Skip to Content

European Policy, Free Expression

European Parliament Committee’s Vote in Favour of Copyright Law Threatens Online Speech and Innovation

Today, the European Parliament Legal Affairs Committee voted by a narrow majority in favour of the controversial Copyright Directive proposal, which includes upload filtering obligations (Article 13) and an ancillary right for press publishers, also known as the ‘link tax’ (Article 11). The Center for Democracy & Technology (CDT) has continuously warned about the potential consequences of these articles for the ability of European citizens to communicate freely and share and access information online.

“This outcome is very disappointing. The Copyright Directive is a misguided attempt to solve commercial disputes between large platforms, record labels, and press publishers. The real harm is now to all European citizens, who will be subject to pervasive online filtering and monitoring. The legislation will also impair small and medium-sized enterprises and start-up companies as a result of new risks, costs, and technical challenges if these rules are formally adopted,” said Jens-Henrik Jeppesen, CDT’s European Affairs Director.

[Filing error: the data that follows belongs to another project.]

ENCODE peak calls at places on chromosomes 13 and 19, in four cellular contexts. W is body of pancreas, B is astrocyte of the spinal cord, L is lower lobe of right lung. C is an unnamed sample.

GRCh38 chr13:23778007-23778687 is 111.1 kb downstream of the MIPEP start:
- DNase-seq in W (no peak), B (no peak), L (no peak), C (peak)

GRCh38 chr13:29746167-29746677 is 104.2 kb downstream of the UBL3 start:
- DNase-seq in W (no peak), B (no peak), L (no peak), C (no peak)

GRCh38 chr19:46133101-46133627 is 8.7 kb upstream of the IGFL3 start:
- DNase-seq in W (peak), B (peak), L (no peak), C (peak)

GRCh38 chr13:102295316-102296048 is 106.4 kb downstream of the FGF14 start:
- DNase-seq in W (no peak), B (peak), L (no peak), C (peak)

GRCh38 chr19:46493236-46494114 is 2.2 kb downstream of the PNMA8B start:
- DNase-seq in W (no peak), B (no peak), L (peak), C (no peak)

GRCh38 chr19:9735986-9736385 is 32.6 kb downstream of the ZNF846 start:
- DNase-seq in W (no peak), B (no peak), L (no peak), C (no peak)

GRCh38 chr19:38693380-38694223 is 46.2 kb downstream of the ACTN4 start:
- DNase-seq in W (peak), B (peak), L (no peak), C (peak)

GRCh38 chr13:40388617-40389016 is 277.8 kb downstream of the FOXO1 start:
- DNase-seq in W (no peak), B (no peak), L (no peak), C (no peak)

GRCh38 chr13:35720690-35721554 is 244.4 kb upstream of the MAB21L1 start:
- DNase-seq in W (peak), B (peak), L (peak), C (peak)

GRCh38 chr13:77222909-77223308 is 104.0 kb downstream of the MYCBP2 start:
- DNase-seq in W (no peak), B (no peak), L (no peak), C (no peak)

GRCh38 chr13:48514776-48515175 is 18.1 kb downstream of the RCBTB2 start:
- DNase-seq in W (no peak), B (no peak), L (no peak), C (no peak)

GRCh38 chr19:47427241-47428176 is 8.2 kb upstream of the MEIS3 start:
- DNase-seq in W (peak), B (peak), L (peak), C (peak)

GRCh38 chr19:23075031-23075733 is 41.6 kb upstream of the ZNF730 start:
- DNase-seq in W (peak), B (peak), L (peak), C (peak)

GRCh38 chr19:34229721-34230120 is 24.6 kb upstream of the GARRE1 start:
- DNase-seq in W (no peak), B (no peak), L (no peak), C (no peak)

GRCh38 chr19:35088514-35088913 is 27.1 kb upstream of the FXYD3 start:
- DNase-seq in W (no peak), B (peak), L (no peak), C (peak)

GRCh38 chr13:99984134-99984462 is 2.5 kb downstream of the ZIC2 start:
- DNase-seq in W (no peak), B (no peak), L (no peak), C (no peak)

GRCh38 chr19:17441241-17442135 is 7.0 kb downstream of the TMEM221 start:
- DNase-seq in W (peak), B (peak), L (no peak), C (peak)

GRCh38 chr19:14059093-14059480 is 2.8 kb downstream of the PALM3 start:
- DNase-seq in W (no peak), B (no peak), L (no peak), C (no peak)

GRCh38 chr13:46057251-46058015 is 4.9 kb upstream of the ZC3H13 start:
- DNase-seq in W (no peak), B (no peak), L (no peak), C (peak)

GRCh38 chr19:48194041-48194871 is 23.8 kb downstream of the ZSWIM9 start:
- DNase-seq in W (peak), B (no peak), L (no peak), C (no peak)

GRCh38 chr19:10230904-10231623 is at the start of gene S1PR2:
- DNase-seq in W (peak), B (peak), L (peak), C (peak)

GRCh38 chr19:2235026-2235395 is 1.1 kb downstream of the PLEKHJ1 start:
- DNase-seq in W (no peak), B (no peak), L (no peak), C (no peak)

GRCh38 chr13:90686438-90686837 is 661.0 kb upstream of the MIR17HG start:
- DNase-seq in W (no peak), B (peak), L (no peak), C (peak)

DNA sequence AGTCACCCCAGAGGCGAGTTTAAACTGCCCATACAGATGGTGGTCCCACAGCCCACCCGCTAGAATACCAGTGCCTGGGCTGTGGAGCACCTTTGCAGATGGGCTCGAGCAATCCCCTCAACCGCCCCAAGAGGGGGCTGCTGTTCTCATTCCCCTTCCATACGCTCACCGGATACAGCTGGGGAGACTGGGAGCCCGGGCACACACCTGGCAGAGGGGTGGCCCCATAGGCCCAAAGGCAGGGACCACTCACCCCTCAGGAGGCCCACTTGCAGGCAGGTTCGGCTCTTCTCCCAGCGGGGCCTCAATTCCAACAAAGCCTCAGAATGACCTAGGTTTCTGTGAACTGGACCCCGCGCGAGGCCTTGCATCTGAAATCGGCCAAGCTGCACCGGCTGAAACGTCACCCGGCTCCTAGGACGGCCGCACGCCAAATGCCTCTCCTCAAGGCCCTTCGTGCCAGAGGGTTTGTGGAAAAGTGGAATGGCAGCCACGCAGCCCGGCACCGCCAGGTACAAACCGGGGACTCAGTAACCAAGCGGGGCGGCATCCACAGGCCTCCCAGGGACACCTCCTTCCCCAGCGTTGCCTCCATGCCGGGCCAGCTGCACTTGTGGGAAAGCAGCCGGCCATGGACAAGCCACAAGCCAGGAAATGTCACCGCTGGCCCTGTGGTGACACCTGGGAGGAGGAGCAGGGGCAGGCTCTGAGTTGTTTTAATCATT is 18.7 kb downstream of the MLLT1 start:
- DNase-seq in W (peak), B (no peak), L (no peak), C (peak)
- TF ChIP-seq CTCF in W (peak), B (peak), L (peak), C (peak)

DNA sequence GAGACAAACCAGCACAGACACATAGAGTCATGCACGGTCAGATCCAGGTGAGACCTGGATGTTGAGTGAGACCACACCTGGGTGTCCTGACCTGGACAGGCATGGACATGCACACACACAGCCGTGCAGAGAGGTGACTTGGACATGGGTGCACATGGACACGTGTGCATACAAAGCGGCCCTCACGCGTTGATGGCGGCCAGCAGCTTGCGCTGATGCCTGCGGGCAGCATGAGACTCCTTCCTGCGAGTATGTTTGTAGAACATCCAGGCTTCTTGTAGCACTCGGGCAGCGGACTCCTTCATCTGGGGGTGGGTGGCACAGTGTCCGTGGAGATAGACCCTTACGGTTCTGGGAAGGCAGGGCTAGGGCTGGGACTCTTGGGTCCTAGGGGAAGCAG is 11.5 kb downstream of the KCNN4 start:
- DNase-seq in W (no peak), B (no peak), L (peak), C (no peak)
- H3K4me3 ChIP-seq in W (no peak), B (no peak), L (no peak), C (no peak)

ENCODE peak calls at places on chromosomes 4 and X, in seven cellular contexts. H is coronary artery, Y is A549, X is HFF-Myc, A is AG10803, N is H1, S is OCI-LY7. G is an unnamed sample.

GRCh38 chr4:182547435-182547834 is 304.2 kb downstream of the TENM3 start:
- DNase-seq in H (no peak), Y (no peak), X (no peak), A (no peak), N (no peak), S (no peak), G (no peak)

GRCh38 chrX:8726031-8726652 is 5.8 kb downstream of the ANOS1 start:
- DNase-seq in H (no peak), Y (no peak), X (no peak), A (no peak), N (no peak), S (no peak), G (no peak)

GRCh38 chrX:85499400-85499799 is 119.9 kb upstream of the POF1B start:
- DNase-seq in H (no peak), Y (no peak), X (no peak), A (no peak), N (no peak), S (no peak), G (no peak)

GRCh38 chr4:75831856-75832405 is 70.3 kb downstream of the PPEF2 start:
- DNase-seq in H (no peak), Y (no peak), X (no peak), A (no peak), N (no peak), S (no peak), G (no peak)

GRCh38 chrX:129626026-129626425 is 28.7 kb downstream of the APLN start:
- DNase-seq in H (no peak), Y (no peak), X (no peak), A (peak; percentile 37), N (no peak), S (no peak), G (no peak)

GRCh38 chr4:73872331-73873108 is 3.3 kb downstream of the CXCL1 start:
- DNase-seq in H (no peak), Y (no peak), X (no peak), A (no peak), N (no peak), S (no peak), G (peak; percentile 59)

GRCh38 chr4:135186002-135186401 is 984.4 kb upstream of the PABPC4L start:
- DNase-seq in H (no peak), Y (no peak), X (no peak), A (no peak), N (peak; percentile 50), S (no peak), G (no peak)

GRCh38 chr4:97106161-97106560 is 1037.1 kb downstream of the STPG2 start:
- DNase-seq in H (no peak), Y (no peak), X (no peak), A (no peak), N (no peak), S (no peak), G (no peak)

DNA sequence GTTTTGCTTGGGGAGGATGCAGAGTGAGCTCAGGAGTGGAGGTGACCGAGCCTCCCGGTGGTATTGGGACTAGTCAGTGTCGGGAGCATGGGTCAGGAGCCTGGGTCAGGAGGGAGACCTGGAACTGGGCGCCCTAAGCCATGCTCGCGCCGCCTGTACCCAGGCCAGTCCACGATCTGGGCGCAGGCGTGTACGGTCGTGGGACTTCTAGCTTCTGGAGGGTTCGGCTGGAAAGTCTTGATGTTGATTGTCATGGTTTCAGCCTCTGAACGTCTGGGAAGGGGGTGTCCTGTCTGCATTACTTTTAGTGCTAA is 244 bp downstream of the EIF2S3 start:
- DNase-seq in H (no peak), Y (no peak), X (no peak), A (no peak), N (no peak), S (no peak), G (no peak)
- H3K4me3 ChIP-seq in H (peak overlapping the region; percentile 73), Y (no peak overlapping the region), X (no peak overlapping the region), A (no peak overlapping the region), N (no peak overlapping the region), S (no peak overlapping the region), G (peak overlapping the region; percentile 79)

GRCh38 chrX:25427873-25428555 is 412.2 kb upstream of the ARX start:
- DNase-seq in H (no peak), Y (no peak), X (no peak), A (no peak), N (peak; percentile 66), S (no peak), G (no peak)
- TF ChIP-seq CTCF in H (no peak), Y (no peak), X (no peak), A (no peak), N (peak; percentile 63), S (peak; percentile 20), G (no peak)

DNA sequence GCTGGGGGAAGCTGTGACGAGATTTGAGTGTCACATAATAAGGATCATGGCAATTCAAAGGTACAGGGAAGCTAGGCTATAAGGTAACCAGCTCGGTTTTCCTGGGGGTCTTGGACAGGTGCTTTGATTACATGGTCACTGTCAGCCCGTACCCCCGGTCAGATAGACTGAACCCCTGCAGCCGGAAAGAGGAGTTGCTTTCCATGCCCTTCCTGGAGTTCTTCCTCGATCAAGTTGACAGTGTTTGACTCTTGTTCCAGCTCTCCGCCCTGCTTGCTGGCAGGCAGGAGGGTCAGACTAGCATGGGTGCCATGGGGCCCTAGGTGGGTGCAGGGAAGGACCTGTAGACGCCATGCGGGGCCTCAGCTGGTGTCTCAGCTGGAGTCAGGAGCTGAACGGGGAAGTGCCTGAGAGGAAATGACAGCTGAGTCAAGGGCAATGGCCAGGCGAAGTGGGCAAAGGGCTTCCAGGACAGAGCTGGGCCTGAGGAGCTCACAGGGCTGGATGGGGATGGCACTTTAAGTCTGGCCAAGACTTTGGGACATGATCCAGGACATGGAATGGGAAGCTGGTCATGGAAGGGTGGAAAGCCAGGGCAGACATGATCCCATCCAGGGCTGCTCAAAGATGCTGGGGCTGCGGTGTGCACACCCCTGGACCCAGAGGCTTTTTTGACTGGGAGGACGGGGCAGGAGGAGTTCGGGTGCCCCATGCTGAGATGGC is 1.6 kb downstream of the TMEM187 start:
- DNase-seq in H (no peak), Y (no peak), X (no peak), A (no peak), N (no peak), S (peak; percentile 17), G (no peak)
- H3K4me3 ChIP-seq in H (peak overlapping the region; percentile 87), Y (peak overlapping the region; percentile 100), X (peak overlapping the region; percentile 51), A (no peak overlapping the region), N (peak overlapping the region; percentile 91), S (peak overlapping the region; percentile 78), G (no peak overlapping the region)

The Committee made only minor changes to the original draft legislation published by the European Commission in September 2016. MEPs ignored far more balanced and sensible solutions put forward by other Parliament Committees.

The Committee majority voted in spite of the strong objections of more than one hundred MEPs from across the political spectrum. It ignored advice from more than a hundred European academics and legal experts. It disregarded warnings from the UN Special Rapporteur on free expression, European and international human rights and digital rights groups, and dozens of internet pioneers and innovators from around the world.

In view of the upcoming negotiations with Council and a plenary vote in the European Parliament, CDT will continue to work with policymakers in the months ahead on achieving an outcome that does not impinge on fundamental rights to free expression and access to information.